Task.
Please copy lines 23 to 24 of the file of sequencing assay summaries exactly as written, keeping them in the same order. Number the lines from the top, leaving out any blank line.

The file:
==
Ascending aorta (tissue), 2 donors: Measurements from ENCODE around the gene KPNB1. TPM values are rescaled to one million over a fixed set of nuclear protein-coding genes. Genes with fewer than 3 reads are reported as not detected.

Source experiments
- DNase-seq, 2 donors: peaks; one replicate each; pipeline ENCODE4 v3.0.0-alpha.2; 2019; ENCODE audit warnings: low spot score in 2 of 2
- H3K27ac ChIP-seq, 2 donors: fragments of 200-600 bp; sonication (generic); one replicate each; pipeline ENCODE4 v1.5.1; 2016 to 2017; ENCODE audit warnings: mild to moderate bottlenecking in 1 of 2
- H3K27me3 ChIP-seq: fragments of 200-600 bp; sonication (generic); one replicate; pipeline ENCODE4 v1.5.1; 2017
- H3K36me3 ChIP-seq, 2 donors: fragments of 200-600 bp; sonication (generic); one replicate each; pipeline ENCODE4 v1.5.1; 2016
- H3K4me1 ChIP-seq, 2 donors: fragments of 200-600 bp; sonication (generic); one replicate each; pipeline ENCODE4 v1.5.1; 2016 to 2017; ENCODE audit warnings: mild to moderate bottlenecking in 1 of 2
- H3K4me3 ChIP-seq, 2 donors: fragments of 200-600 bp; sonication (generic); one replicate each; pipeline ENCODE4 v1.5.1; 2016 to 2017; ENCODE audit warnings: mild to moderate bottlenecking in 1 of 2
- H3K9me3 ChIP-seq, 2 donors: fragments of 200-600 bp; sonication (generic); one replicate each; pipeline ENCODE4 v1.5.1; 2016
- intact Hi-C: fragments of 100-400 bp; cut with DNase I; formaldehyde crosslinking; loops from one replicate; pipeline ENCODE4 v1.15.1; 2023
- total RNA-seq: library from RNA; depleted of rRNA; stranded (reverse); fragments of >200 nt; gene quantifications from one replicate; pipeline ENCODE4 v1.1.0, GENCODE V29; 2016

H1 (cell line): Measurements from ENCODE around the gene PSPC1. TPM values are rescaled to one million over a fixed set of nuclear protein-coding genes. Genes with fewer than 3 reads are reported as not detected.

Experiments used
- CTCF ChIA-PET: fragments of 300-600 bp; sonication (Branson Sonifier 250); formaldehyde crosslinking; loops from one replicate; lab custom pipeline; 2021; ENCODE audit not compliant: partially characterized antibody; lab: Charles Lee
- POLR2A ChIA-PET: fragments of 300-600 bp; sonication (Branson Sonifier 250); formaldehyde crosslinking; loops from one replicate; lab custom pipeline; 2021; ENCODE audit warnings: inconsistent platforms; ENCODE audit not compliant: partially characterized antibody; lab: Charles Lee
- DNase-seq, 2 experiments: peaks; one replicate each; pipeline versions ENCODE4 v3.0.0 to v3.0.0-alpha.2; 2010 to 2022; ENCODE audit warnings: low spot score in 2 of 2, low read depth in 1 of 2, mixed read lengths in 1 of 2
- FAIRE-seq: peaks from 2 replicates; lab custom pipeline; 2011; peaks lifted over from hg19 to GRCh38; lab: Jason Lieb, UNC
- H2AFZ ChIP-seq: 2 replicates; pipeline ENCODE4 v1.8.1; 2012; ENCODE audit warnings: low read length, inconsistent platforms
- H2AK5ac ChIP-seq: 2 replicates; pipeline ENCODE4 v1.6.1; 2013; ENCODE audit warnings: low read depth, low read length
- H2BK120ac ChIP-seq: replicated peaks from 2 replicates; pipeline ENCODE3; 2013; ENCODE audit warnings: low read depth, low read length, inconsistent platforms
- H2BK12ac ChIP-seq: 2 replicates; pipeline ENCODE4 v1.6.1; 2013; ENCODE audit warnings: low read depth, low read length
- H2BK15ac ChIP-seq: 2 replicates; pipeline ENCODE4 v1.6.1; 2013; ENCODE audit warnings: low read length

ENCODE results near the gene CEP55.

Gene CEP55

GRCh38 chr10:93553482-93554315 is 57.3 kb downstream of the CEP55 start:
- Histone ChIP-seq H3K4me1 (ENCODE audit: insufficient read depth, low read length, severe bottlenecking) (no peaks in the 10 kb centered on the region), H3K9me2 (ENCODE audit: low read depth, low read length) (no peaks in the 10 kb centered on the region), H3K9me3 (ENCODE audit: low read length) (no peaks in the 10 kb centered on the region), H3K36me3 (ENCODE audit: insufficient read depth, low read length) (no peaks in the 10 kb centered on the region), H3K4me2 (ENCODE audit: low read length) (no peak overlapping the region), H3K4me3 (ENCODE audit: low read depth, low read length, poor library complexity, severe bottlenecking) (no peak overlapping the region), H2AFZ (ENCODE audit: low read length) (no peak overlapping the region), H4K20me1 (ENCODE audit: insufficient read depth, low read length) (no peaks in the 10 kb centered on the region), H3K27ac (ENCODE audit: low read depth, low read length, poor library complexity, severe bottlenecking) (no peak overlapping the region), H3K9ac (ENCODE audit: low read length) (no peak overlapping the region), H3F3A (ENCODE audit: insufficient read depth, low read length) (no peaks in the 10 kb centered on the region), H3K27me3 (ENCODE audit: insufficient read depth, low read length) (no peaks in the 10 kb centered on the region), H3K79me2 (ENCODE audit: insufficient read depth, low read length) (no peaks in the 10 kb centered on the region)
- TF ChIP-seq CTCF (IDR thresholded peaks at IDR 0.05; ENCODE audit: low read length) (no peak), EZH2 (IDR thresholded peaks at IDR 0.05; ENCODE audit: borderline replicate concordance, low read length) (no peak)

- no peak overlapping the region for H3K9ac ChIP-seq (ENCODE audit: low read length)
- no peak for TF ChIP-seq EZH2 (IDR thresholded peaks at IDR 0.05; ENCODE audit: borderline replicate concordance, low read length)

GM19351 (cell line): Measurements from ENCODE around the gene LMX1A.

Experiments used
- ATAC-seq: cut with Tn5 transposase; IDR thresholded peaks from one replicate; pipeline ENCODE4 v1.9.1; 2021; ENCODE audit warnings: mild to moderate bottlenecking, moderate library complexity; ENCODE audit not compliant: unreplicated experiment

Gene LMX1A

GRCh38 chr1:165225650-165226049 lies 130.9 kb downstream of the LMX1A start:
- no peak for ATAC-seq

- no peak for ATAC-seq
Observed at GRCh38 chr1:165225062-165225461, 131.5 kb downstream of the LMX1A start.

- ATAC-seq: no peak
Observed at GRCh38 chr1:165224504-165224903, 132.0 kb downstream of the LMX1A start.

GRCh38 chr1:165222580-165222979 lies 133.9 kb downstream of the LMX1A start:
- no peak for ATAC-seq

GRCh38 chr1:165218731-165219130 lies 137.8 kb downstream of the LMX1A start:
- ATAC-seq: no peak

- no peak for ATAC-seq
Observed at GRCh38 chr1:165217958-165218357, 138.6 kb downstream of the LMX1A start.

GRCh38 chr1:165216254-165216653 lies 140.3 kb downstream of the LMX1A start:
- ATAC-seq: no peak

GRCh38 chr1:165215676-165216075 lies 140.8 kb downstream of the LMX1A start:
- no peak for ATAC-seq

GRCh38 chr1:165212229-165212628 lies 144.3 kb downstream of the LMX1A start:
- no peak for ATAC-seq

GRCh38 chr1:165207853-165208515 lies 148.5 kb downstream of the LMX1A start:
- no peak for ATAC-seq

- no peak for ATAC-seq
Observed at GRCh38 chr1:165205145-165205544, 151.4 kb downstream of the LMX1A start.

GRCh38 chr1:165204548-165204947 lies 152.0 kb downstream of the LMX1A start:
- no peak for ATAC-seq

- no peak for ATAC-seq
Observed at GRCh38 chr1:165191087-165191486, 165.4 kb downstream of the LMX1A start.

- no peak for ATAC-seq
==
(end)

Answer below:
ENCODE results near the gene CEP55.

Gene CEP55